MADISON, Wis. (WMTV) -- As Texas and Louisiana continue recovery after Hurricane Harvey, Irma could pose an even greater threat to the Southeastern states and the crops they produce.
Irma, which hit the Eastern Caribbean Wednesday with winds of up to 185 miles per hour, is currently the strongest Atlantic storm recorded by the National Hurricane Center. It's too early to tell whether the category 5 hurricane will make landfall in the continental U.S., but many forecasts show it heading towards Florida this weekend.
That could mean impact on growers in the Sunshine State, the nation's second-biggest produce producer after California. Bloomberg estimates Irma threatens 1.2 billion worth of crops in Florida including oranges, sugarcane and a number of vegetables.
UW-Madison Animal Sciences professor Dan Schaefer mentions another Florida export you might be hearing less about: meat.
"There are a lot of calves being weaned off beef cows in Florida at this time of the year, and they would be moving into the center part of the country, so transportation of those calves would be affected, I think," Schaefer said. Milk production, he adds, would also be affected, but likely only locally or regionally.
"I don't expect interruptions to Florida milk production to really affect us up north."
Following the numerous projections that show Irma possibly moving into Georgia and the Carolinas, Schaefer explained the industries that could be affected in that scenario -- touching on Georgia's role as a major poultry producer, but adding that there is roughly "a week’s worth of poultry supply in storage around the country," so he doesn’t believe there would be a major shortage. Pork prices could see a bigger impact if Irma heads as far as North Carolina.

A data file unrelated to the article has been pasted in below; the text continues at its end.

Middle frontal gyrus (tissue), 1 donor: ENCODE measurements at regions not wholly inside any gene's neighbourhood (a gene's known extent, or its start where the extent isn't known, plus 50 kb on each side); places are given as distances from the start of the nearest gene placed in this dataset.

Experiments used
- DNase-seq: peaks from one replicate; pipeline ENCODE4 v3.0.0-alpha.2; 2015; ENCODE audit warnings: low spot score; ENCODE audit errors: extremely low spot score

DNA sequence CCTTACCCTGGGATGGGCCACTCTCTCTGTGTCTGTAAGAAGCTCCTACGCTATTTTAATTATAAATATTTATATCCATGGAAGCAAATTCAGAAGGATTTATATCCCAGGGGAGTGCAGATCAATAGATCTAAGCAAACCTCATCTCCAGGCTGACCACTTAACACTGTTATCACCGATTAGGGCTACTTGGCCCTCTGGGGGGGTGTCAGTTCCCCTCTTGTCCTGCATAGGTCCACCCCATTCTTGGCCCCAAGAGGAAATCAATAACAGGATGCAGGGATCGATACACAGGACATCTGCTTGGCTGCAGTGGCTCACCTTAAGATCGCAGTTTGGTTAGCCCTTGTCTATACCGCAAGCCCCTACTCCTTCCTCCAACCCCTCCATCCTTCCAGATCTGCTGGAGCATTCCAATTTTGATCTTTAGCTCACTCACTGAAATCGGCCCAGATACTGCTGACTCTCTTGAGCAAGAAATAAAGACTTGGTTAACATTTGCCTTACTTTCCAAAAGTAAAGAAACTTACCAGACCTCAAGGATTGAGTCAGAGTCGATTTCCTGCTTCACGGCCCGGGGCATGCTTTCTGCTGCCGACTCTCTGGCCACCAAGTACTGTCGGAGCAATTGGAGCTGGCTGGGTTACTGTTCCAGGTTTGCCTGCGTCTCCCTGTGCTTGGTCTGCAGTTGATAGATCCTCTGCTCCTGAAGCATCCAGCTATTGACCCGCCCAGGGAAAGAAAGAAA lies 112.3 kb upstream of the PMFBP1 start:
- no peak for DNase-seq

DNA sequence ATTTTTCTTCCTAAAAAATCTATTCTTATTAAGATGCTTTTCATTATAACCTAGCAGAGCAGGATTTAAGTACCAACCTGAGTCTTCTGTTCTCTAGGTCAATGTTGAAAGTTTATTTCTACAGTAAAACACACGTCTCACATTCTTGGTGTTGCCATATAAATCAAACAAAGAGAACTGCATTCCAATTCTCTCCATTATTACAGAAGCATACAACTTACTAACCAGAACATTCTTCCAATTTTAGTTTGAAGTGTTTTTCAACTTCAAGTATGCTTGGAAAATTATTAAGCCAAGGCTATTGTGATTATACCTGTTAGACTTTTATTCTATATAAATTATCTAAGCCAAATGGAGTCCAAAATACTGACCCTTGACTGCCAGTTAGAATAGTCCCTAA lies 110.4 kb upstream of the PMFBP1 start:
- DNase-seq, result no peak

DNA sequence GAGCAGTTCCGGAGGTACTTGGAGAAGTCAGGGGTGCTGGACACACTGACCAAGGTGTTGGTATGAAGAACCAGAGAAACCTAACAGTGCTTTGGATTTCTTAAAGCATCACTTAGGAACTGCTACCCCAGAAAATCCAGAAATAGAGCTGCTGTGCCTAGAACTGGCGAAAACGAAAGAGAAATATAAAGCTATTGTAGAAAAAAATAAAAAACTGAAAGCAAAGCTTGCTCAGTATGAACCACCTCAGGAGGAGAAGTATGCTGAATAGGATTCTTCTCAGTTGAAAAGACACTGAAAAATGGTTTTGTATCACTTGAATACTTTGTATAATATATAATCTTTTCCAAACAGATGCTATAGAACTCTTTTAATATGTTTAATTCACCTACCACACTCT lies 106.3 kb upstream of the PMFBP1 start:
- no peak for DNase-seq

"Then there would be effects on pork production, because North Carolina’s a very important state for pork," Schaefer said.
If Irma continued further north than North Carolina, he says individual crops would be less of a concern than the effect on major hub cities.
"Transportation from major population centers would be the bigger concern if Irma kept moving north," he says.
The good news, Schaefer says, is that any price spikes will be brief in his opinion -- no more than a couple of weeks tops, he says -- and he thinks any noticeable national shortage is unlikely.
"Weather events occurring in one area of the country can affect price, but they don’t necessarily cut off that supply of a food item," said Schaefer. "That’s a very nice thing about the wealth we have in food production in this country."
Copyright: WMTV 2017